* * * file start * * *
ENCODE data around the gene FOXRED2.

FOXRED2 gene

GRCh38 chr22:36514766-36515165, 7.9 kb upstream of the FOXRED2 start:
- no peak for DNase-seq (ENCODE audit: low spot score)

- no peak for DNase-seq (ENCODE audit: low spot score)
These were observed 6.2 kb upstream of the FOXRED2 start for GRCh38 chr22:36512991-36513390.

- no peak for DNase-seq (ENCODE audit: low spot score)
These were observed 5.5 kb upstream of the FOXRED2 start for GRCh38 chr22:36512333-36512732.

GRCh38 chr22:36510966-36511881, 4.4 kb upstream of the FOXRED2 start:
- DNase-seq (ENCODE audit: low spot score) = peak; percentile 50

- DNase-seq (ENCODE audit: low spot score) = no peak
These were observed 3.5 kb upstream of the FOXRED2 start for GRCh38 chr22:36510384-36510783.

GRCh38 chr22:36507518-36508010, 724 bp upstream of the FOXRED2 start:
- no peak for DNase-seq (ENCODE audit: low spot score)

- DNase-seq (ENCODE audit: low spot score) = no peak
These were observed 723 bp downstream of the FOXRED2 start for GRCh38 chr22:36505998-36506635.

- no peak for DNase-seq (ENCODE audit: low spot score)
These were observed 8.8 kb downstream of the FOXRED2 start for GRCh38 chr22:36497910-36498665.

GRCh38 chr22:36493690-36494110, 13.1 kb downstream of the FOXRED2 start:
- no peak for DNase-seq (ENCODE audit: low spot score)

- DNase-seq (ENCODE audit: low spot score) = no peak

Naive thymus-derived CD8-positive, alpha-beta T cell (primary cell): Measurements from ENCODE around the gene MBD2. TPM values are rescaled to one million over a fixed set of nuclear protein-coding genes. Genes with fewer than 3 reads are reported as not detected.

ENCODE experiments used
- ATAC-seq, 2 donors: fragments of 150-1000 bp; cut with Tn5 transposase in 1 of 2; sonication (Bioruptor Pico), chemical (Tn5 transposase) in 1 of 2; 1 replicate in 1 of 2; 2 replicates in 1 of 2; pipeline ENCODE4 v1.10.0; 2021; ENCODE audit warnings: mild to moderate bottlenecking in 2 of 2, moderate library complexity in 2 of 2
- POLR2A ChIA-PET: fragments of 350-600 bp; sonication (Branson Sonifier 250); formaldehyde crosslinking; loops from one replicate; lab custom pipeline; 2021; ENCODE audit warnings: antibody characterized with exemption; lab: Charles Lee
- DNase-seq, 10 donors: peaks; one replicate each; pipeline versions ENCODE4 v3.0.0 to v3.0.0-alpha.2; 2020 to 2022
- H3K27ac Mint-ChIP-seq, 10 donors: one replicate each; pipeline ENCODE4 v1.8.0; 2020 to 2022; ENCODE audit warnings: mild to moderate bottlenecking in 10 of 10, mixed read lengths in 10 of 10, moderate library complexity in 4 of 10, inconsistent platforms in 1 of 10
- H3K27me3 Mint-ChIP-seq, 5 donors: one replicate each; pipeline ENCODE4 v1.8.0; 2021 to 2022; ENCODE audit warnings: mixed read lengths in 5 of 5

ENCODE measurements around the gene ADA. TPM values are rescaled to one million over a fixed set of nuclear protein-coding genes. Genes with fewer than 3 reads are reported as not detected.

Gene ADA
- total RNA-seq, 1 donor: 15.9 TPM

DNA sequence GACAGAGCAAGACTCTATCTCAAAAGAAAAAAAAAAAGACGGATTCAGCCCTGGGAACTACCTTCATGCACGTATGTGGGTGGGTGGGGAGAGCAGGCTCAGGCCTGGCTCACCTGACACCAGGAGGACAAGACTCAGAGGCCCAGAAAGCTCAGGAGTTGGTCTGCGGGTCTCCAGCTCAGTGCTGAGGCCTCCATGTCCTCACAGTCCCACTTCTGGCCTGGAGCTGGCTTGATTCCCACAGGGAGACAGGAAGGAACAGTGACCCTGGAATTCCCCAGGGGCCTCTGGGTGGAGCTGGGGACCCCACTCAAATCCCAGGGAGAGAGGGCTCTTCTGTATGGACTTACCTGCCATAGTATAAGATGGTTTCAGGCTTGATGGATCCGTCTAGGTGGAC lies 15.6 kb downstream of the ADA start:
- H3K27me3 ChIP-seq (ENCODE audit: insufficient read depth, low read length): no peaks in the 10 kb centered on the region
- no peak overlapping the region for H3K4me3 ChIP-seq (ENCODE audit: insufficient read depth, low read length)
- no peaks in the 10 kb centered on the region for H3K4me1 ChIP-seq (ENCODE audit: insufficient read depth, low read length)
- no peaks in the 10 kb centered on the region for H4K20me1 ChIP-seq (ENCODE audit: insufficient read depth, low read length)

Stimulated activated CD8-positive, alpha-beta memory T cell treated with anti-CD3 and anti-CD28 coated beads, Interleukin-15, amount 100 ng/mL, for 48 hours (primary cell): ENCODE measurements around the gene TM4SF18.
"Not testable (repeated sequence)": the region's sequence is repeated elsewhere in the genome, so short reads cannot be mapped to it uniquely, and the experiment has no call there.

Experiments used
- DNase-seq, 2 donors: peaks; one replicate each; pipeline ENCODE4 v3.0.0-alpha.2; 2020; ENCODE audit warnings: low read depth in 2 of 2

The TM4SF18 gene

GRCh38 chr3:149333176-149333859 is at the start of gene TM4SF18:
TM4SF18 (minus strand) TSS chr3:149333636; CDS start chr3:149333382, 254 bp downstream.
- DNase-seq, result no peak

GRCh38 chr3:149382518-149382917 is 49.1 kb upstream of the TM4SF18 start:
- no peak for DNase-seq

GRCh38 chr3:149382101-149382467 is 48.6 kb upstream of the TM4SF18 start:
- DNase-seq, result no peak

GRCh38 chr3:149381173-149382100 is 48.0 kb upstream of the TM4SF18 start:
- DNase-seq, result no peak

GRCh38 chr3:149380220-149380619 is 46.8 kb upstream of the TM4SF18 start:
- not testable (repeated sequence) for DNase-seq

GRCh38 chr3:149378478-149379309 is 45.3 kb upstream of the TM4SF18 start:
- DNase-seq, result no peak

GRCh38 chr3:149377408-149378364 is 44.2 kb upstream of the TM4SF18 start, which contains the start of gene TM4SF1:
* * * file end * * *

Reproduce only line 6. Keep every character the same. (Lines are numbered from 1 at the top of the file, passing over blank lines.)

These were observed 6.2 kb upstream of the FOXRED2 start for GRCh38 chr22:36512991-36513390.